February 2nd, 2016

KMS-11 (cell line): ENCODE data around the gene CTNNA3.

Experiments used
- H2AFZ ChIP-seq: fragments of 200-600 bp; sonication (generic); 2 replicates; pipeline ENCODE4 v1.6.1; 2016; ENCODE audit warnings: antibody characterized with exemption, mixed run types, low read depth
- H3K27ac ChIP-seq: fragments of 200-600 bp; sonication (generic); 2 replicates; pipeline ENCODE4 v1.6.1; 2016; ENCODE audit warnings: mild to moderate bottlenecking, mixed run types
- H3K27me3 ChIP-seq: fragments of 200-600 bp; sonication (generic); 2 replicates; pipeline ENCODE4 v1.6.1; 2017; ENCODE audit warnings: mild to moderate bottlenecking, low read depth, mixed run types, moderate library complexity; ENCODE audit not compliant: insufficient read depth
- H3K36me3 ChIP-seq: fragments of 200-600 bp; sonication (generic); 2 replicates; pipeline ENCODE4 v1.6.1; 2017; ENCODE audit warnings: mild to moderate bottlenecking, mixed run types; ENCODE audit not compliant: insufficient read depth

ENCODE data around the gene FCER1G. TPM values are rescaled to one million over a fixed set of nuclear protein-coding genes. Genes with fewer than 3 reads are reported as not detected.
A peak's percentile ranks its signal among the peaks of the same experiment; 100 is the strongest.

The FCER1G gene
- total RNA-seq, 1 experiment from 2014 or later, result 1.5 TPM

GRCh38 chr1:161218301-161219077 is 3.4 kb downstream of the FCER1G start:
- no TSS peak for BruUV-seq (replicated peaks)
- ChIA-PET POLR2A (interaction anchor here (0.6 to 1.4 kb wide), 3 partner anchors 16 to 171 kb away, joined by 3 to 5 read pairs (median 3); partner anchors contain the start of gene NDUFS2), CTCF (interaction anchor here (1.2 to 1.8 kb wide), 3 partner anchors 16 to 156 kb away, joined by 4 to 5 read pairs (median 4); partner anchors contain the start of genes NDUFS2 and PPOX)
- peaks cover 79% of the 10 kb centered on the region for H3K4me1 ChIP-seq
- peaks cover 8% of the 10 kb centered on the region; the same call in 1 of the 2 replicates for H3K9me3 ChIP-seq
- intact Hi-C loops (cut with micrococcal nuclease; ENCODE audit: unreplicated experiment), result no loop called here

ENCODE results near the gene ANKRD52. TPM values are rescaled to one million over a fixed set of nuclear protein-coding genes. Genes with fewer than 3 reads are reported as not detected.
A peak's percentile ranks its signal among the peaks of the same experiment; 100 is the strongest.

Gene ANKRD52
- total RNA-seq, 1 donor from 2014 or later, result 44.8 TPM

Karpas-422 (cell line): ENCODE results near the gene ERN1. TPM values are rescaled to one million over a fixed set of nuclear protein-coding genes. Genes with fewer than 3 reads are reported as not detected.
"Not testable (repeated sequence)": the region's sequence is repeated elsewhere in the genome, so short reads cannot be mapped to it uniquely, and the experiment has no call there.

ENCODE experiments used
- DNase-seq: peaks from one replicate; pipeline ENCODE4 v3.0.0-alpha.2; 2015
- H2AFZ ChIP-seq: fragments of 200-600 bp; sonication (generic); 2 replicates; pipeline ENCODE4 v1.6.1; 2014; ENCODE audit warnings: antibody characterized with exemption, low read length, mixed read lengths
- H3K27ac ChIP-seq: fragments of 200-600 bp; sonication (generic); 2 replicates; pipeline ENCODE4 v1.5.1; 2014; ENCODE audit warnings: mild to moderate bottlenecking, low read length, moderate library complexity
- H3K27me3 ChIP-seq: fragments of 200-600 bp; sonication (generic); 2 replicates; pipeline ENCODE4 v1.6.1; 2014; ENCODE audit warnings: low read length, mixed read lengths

Histone deacetylase inhibitors (HDACi) hold therapeutic potential for many diverse diseases, including psychiatric disease and diabetes. But so far, most HDACi were found to inhibit more than one histone deacetylase, a characteristic that can decrease efficacy and contribute to side effects. In work published in ACS Chemical Biology, researchers Edward Holson and Florence Wagner of the Broad’s Stanley Center for Psychiatric Research, and colleagues present a toolkit of highly potent and differentially selective HDACi, which they developed to understand the role of histone deacetylases in cognition. The paper also reports the results of a collaboration with Bridget Wagner of Broad’s Center for the Science of Therapeutics, who used the toolkit to reveal that the isoform selective inhibition of HDAC3 by BRD3308 protects pancreatic beta cells from the effects of diabetes.